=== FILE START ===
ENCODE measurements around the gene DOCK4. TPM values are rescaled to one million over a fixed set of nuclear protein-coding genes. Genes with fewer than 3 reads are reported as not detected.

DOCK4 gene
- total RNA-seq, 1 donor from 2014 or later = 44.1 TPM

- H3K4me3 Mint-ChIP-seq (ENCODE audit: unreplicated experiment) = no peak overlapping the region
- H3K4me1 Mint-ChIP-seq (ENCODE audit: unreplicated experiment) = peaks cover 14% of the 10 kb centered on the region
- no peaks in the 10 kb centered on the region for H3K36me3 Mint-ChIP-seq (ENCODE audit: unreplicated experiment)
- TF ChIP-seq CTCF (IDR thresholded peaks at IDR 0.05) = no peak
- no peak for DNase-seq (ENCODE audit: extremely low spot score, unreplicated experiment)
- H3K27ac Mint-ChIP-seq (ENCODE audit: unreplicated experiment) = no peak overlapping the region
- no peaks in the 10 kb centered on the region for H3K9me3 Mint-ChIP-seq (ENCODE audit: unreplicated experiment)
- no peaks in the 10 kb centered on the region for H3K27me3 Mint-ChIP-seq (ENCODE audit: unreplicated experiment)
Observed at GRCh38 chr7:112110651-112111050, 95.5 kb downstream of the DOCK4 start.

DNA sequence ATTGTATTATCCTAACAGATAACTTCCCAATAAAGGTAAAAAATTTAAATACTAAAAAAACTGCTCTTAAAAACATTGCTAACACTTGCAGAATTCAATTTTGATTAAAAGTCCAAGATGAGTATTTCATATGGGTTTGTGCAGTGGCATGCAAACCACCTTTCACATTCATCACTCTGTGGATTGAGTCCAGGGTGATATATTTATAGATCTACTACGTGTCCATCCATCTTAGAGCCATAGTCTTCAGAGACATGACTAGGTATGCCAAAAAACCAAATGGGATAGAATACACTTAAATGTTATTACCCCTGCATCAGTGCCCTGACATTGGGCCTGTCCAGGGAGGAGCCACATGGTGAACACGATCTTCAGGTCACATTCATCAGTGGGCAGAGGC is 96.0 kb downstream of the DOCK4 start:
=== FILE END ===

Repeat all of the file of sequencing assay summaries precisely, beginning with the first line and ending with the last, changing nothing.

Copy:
ENCODE measurements around the gene DOCK4. TPM values are rescaled to one million over a fixed set of nuclear protein-coding genes. Genes with fewer than 3 reads are reported as not detected.

DOCK4 gene
- total RNA-seq, 1 donor from 2014 or later = 44.1 TPM

- H3K4me3 Mint-ChIP-seq (ENCODE audit: unreplicated experiment) = no peak overlapping the region
- H3K4me1 Mint-ChIP-seq (ENCODE audit: unreplicated experiment) = peaks cover 14% of the 10 kb centered on the region
- no peaks in the 10 kb centered on the region for H3K36me3 Mint-ChIP-seq (ENCODE audit: unreplicated experiment)
- TF ChIP-seq CTCF (IDR thresholded peaks at IDR 0.05) = no peak
- no peak for DNase-seq (ENCODE audit: extremely low spot score, unreplicated experiment)
- H3K27ac Mint-ChIP-seq (ENCODE audit: unreplicated experiment) = no peak overlapping the region
- no peaks in the 10 kb centered on the region for H3K9me3 Mint-ChIP-seq (ENCODE audit: unreplicated experiment)
- no peaks in the 10 kb centered on the region for H3K27me3 Mint-ChIP-seq (ENCODE audit: unreplicated experiment)
Observed at GRCh38 chr7:112110651-112111050, 95.5 kb downstream of the DOCK4 start.

DNA sequence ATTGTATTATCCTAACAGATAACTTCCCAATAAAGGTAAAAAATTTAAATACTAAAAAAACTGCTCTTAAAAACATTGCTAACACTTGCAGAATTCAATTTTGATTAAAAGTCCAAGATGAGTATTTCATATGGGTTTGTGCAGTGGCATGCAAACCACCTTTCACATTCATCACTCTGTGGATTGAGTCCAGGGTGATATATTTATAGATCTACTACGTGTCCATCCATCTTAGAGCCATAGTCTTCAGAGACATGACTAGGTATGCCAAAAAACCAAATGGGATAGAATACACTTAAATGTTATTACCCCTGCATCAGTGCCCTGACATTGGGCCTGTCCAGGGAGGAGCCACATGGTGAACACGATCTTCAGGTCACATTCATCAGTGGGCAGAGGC is 96.0 kb downstream of the DOCK4 start: